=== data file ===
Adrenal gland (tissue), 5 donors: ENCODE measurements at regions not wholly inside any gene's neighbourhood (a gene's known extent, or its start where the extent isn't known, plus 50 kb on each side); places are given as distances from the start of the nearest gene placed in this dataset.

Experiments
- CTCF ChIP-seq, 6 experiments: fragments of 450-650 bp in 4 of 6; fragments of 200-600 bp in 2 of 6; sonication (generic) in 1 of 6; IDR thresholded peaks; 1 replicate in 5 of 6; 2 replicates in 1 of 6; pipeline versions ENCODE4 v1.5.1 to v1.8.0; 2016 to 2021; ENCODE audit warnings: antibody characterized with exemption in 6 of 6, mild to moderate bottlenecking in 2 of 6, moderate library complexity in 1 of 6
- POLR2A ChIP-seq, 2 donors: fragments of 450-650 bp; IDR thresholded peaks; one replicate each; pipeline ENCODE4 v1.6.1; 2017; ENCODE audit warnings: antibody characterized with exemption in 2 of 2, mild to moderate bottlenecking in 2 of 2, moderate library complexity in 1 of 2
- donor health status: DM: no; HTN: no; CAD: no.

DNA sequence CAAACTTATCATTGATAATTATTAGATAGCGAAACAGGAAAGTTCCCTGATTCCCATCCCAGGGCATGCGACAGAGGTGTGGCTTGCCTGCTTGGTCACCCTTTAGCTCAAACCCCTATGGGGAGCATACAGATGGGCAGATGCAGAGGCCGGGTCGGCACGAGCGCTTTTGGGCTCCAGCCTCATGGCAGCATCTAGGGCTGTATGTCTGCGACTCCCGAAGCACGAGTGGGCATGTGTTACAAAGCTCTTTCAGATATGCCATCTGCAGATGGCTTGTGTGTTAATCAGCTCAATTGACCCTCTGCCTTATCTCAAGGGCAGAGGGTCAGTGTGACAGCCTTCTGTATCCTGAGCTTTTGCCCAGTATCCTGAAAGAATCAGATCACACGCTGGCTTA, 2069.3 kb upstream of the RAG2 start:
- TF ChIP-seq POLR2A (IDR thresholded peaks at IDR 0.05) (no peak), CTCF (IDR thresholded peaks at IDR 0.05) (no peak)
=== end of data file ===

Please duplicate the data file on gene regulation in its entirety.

Adrenal gland (tissue), 5 donors: ENCODE measurements at regions not wholly inside any gene's neighbourhood (a gene's known extent, or its start where the extent isn't known, plus 50 kb on each side); places are given as distances from the start of the nearest gene placed in this dataset.

Experiments
- CTCF ChIP-seq, 6 experiments: fragments of 450-650 bp in 4 of 6; fragments of 200-600 bp in 2 of 6; sonication (generic) in 1 of 6; IDR thresholded peaks; 1 replicate in 5 of 6; 2 replicates in 1 of 6; pipeline versions ENCODE4 v1.5.1 to v1.8.0; 2016 to 2021; ENCODE audit warnings: antibody characterized with exemption in 6 of 6, mild to moderate bottlenecking in 2 of 6, moderate library complexity in 1 of 6
- POLR2A ChIP-seq, 2 donors: fragments of 450-650 bp; IDR thresholded peaks; one replicate each; pipeline ENCODE4 v1.6.1; 2017; ENCODE audit warnings: antibody characterized with exemption in 2 of 2, mild to moderate bottlenecking in 2 of 2, moderate library complexity in 1 of 2
- donor health status: DM: no; HTN: no; CAD: no.

DNA sequence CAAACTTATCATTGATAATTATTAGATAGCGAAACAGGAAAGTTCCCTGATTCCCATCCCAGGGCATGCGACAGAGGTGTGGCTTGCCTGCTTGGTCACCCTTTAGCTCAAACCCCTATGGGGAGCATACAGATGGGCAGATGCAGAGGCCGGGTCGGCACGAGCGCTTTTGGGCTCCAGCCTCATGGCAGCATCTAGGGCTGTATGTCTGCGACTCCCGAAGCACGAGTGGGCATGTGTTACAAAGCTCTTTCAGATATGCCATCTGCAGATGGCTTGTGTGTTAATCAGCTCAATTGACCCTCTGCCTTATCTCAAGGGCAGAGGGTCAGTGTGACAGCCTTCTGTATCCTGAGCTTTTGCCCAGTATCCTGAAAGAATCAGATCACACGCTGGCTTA, 2069.3 kb upstream of the RAG2 start:
- TF ChIP-seq POLR2A (IDR thresholded peaks at IDR 0.05) (no peak), CTCF (IDR thresholded peaks at IDR 0.05) (no peak)